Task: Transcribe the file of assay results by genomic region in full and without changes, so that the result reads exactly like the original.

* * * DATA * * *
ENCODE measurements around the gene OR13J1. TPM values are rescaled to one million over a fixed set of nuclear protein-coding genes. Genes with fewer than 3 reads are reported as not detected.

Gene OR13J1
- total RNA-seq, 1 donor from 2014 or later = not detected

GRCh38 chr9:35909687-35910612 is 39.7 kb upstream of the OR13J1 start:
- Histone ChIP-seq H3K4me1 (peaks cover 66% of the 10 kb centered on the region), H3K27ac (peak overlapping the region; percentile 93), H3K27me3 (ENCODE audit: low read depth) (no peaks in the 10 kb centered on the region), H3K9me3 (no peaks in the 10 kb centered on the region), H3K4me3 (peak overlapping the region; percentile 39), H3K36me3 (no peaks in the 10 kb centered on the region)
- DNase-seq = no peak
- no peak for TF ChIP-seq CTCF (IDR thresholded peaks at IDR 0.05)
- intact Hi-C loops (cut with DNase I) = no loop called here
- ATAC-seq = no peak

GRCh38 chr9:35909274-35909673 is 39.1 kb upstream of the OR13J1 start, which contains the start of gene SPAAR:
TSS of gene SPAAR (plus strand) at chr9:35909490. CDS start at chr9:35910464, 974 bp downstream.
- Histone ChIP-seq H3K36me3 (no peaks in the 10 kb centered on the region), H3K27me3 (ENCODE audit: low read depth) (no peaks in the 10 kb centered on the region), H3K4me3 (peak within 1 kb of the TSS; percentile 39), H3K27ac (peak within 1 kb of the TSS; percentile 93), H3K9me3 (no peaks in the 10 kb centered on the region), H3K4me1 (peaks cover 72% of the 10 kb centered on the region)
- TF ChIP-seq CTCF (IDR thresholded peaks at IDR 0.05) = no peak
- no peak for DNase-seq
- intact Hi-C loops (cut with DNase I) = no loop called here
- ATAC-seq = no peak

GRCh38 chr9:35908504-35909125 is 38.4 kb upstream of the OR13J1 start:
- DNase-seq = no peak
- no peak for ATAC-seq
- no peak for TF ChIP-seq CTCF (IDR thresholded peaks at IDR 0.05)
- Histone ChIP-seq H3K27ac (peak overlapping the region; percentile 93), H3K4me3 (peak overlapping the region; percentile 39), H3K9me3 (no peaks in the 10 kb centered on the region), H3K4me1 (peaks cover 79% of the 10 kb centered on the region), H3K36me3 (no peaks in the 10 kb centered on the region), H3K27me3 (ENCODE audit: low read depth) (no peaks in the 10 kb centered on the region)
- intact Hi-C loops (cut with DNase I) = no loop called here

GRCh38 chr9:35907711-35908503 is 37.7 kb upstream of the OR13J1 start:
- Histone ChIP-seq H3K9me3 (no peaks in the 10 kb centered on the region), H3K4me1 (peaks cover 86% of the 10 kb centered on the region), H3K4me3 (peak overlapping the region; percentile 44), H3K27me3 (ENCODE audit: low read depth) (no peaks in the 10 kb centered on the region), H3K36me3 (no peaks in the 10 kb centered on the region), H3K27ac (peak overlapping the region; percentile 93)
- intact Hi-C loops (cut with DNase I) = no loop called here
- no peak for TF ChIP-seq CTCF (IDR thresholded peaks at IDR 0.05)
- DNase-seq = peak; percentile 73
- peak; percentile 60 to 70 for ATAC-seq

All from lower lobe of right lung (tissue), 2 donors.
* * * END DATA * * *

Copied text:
ENCODE measurements around the gene OR13J1. TPM values are rescaled to one million over a fixed set of nuclear protein-coding genes. Genes with fewer than 3 reads are reported as not detected.

Gene OR13J1
- total RNA-seq, 1 donor from 2014 or later = not detected

GRCh38 chr9:35909687-35910612 is 39.7 kb upstream of the OR13J1 start:
- Histone ChIP-seq H3K4me1 (peaks cover 66% of the 10 kb centered on the region), H3K27ac (peak overlapping the region; percentile 93), H3K27me3 (ENCODE audit: low read depth) (no peaks in the 10 kb centered on the region), H3K9me3 (no peaks in the 10 kb centered on the region), H3K4me3 (peak overlapping the region; percentile 39), H3K36me3 (no peaks in the 10 kb centered on the region)
- DNase-seq = no peak
- no peak for TF ChIP-seq CTCF (IDR thresholded peaks at IDR 0.05)
- intact Hi-C loops (cut with DNase I) = no loop called here
- ATAC-seq = no peak

GRCh38 chr9:35909274-35909673 is 39.1 kb upstream of the OR13J1 start, which contains the start of gene SPAAR:
TSS of gene SPAAR (plus strand) at chr9:35909490. CDS start at chr9:35910464, 974 bp downstream.
- Histone ChIP-seq H3K36me3 (no peaks in the 10 kb centered on the region), H3K27me3 (ENCODE audit: low read depth) (no peaks in the 10 kb centered on the region), H3K4me3 (peak within 1 kb of the TSS; percentile 39), H3K27ac (peak within 1 kb of the TSS; percentile 93), H3K9me3 (no peaks in the 10 kb centered on the region), H3K4me1 (peaks cover 72% of the 10 kb centered on the region)
- TF ChIP-seq CTCF (IDR thresholded peaks at IDR 0.05) = no peak
- no peak for DNase-seq
- intact Hi-C loops (cut with DNase I) = no loop called here
- ATAC-seq = no peak

GRCh38 chr9:35908504-35909125 is 38.4 kb upstream of the OR13J1 start:
- DNase-seq = no peak
- no peak for ATAC-seq
- no peak for TF ChIP-seq CTCF (IDR thresholded peaks at IDR 0.05)
- Histone ChIP-seq H3K27ac (peak overlapping the region; percentile 93), H3K4me3 (peak overlapping the region; percentile 39), H3K9me3 (no peaks in the 10 kb centered on the region), H3K4me1 (peaks cover 79% of the 10 kb centered on the region), H3K36me3 (no peaks in the 10 kb centered on the region), H3K27me3 (ENCODE audit: low read depth) (no peaks in the 10 kb centered on the region)
- intact Hi-C loops (cut with DNase I) = no loop called here

GRCh38 chr9:35907711-35908503 is 37.7 kb upstream of the OR13J1 start:
- Histone ChIP-seq H3K9me3 (no peaks in the 10 kb centered on the region), H3K4me1 (peaks cover 86% of the 10 kb centered on the region), H3K4me3 (peak overlapping the region; percentile 44), H3K27me3 (ENCODE audit: low read depth) (no peaks in the 10 kb centered on the region), H3K36me3 (no peaks in the 10 kb centered on the region), H3K27ac (peak overlapping the region; percentile 93)
- intact Hi-C loops (cut with DNase I) = no loop called here
- no peak for TF ChIP-seq CTCF (IDR thresholded peaks at IDR 0.05)
- DNase-seq = peak; percentile 73
- peak; percentile 60 to 70 for ATAC-seq

All from lower lobe of right lung (tissue), 2 donors.